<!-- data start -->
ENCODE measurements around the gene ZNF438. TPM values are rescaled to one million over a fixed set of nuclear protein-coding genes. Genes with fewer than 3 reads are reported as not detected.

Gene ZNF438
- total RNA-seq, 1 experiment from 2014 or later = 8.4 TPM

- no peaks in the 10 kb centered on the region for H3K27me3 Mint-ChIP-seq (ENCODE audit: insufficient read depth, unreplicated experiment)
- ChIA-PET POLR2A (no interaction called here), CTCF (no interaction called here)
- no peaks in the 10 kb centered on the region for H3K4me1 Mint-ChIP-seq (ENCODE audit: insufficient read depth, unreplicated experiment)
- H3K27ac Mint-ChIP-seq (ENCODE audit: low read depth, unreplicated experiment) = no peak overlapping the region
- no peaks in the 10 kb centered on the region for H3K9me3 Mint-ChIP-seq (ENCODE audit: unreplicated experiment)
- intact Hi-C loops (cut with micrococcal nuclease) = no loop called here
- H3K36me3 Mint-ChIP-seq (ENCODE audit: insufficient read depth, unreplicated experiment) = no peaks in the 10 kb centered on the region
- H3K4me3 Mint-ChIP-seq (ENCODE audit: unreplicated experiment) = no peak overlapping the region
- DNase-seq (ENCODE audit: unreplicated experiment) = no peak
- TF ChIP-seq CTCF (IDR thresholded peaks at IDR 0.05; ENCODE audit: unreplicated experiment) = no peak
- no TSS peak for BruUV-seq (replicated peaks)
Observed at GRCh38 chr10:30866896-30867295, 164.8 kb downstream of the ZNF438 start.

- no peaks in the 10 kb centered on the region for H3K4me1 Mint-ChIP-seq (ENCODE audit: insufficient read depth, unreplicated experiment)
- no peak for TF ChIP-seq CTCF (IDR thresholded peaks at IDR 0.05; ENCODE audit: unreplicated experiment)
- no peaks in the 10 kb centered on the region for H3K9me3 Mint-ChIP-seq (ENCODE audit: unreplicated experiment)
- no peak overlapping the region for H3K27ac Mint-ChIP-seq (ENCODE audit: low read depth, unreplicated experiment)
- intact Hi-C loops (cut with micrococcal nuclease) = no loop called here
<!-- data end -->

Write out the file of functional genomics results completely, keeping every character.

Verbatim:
ENCODE measurements around the gene ZNF438. TPM values are rescaled to one million over a fixed set of nuclear protein-coding genes. Genes with fewer than 3 reads are reported as not detected.

Gene ZNF438
- total RNA-seq, 1 experiment from 2014 or later = 8.4 TPM

- no peaks in the 10 kb centered on the region for H3K27me3 Mint-ChIP-seq (ENCODE audit: insufficient read depth, unreplicated experiment)
- ChIA-PET POLR2A (no interaction called here), CTCF (no interaction called here)
- no peaks in the 10 kb centered on the region for H3K4me1 Mint-ChIP-seq (ENCODE audit: insufficient read depth, unreplicated experiment)
- H3K27ac Mint-ChIP-seq (ENCODE audit: low read depth, unreplicated experiment) = no peak overlapping the region
- no peaks in the 10 kb centered on the region for H3K9me3 Mint-ChIP-seq (ENCODE audit: unreplicated experiment)
- intact Hi-C loops (cut with micrococcal nuclease) = no loop called here
- H3K36me3 Mint-ChIP-seq (ENCODE audit: insufficient read depth, unreplicated experiment) = no peaks in the 10 kb centered on the region
- H3K4me3 Mint-ChIP-seq (ENCODE audit: unreplicated experiment) = no peak overlapping the region
- DNase-seq (ENCODE audit: unreplicated experiment) = no peak
- TF ChIP-seq CTCF (IDR thresholded peaks at IDR 0.05; ENCODE audit: unreplicated experiment) = no peak
- no TSS peak for BruUV-seq (replicated peaks)
Observed at GRCh38 chr10:30866896-30867295, 164.8 kb downstream of the ZNF438 start.

- no peaks in the 10 kb centered on the region for H3K4me1 Mint-ChIP-seq (ENCODE audit: insufficient read depth, unreplicated experiment)
- no peak for TF ChIP-seq CTCF (IDR thresholded peaks at IDR 0.05; ENCODE audit: unreplicated experiment)
- no peaks in the 10 kb centered on the region for H3K9me3 Mint-ChIP-seq (ENCODE audit: unreplicated experiment)
- no peak overlapping the region for H3K27ac Mint-ChIP-seq (ENCODE audit: low read depth, unreplicated experiment)
- intact Hi-C loops (cut with micrococcal nuclease) = no loop called here